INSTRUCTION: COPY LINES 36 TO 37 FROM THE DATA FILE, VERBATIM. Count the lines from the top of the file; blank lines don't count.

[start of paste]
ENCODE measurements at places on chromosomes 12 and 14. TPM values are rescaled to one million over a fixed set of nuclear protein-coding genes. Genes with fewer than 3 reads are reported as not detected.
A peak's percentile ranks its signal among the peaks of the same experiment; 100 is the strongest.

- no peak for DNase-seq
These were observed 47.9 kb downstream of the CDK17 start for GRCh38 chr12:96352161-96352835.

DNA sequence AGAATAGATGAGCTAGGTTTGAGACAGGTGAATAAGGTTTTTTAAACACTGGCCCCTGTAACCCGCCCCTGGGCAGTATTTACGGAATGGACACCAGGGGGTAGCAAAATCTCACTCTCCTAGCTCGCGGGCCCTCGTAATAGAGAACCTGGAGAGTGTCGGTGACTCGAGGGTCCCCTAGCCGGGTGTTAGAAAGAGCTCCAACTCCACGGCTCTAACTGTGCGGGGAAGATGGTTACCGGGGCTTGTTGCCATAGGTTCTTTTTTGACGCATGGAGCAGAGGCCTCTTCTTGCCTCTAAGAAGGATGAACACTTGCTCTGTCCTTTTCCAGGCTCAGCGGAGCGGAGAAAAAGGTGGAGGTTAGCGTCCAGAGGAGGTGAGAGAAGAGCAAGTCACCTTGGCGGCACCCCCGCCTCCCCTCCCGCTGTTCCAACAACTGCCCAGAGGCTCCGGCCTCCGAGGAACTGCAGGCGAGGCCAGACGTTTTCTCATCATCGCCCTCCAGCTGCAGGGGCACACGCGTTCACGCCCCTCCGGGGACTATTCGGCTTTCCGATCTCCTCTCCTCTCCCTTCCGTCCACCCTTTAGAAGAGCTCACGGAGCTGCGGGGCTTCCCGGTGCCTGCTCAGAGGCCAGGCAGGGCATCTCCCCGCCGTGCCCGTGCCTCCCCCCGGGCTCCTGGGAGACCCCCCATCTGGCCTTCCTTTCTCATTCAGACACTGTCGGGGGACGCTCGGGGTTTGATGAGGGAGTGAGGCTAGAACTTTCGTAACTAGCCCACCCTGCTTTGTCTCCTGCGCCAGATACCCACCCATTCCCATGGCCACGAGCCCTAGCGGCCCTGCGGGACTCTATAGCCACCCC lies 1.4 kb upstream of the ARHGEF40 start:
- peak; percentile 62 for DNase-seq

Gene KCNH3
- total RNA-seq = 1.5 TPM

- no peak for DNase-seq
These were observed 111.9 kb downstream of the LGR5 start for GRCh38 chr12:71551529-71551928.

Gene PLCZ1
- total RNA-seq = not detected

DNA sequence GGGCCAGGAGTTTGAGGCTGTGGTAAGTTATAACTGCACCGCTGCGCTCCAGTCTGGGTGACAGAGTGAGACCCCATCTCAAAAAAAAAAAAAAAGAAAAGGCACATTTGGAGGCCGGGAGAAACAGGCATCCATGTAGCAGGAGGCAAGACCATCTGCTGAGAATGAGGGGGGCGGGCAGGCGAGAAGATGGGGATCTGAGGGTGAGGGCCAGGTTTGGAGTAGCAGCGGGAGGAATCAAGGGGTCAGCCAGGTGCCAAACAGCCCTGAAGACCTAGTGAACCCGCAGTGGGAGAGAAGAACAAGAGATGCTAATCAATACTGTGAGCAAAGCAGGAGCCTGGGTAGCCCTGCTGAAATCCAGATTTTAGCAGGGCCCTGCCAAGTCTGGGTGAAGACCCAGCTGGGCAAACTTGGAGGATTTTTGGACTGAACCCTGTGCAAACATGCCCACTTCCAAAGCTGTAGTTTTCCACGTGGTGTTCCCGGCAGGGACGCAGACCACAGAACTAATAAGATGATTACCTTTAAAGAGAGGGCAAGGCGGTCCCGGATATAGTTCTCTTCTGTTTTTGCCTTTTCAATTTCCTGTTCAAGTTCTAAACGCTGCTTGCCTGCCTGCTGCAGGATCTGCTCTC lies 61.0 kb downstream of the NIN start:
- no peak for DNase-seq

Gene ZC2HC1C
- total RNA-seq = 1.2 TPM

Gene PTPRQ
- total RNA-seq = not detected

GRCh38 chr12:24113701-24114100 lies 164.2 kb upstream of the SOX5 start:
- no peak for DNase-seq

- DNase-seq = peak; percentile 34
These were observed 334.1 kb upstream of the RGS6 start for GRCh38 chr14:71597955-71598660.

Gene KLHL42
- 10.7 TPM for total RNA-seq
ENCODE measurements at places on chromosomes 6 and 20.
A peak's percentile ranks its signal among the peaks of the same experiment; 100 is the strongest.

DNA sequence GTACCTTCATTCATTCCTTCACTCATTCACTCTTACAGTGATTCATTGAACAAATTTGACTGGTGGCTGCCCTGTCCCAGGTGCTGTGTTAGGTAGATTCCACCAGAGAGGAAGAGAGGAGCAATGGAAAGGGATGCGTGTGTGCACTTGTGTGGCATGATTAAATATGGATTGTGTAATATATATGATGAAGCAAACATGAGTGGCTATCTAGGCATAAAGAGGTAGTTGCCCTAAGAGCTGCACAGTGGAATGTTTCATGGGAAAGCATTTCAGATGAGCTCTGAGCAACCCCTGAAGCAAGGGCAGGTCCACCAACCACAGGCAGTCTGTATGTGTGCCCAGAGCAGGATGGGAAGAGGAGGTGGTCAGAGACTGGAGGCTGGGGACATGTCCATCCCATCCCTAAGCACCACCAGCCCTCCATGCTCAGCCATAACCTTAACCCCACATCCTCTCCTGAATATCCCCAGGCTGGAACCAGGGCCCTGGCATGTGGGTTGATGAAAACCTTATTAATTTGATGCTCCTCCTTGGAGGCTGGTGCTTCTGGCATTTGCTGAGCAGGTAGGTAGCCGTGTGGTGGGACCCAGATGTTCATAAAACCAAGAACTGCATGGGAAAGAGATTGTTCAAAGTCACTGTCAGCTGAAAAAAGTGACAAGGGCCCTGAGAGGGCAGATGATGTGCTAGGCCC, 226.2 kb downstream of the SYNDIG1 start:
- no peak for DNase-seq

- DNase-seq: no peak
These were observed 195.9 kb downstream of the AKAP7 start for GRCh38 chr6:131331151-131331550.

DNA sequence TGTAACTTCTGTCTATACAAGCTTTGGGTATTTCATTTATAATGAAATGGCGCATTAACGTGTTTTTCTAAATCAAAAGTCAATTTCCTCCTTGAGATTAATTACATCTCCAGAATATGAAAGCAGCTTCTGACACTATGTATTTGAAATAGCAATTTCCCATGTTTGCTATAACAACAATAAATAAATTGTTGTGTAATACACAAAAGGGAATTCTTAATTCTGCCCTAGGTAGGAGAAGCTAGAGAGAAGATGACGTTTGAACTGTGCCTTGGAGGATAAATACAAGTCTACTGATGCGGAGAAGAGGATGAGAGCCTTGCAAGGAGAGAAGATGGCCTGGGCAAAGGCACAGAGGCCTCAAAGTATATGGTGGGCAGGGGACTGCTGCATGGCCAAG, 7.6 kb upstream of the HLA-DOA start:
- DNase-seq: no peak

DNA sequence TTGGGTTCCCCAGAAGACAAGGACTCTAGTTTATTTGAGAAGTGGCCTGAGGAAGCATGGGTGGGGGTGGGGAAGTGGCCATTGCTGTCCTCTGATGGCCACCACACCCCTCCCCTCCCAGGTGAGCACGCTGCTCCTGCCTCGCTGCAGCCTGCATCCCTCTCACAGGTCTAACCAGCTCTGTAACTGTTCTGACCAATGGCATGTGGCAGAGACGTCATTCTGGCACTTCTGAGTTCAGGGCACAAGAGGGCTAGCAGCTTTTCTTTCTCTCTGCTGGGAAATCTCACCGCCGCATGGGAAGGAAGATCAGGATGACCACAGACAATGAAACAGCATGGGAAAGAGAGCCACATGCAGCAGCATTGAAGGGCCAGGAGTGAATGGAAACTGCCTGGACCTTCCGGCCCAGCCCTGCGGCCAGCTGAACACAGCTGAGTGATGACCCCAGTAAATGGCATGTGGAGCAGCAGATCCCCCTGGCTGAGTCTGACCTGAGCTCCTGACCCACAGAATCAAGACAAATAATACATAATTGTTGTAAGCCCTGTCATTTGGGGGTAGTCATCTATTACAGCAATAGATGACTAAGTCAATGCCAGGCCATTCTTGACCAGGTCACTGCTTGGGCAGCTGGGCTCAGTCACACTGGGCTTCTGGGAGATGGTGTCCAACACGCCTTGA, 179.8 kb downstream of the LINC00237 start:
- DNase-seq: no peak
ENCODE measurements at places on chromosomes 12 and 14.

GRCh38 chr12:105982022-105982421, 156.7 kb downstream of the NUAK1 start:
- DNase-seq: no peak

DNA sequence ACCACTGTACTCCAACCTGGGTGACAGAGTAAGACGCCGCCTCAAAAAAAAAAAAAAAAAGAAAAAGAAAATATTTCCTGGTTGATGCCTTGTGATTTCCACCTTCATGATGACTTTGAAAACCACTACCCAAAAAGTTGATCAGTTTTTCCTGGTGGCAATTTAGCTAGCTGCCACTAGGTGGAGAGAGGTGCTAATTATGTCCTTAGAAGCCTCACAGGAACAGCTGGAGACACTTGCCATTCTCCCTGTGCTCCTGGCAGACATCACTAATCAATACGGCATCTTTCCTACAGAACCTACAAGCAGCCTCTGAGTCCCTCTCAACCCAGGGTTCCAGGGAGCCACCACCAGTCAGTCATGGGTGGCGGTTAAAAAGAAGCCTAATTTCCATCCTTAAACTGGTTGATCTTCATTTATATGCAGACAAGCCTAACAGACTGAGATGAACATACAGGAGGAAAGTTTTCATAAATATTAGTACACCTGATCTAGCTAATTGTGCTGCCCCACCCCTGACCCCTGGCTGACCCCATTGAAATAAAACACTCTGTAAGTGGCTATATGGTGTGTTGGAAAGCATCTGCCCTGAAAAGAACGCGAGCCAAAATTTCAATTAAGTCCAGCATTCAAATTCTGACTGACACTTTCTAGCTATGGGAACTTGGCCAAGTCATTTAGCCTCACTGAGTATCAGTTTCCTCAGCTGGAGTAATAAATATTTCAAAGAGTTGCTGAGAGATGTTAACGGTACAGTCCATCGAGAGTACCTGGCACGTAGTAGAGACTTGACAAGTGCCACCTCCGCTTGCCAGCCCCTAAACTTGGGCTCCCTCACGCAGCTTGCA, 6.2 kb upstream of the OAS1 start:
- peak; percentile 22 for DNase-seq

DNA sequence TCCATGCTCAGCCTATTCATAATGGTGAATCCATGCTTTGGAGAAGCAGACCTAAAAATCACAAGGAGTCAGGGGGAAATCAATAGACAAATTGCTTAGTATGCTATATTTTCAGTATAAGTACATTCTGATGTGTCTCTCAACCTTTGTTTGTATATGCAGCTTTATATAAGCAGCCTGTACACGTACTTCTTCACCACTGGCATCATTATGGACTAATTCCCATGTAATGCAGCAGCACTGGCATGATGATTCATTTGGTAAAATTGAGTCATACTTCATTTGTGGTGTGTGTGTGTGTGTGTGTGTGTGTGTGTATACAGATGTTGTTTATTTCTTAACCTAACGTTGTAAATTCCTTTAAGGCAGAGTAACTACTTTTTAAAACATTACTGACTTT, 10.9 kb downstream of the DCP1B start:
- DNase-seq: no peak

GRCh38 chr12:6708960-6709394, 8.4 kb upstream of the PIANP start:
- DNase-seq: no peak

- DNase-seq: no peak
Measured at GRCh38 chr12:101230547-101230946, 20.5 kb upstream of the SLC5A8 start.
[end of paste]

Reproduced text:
GRCh38 chr12:105982022-105982421, 156.7 kb downstream of the NUAK1 start:
- DNase-seq: no peak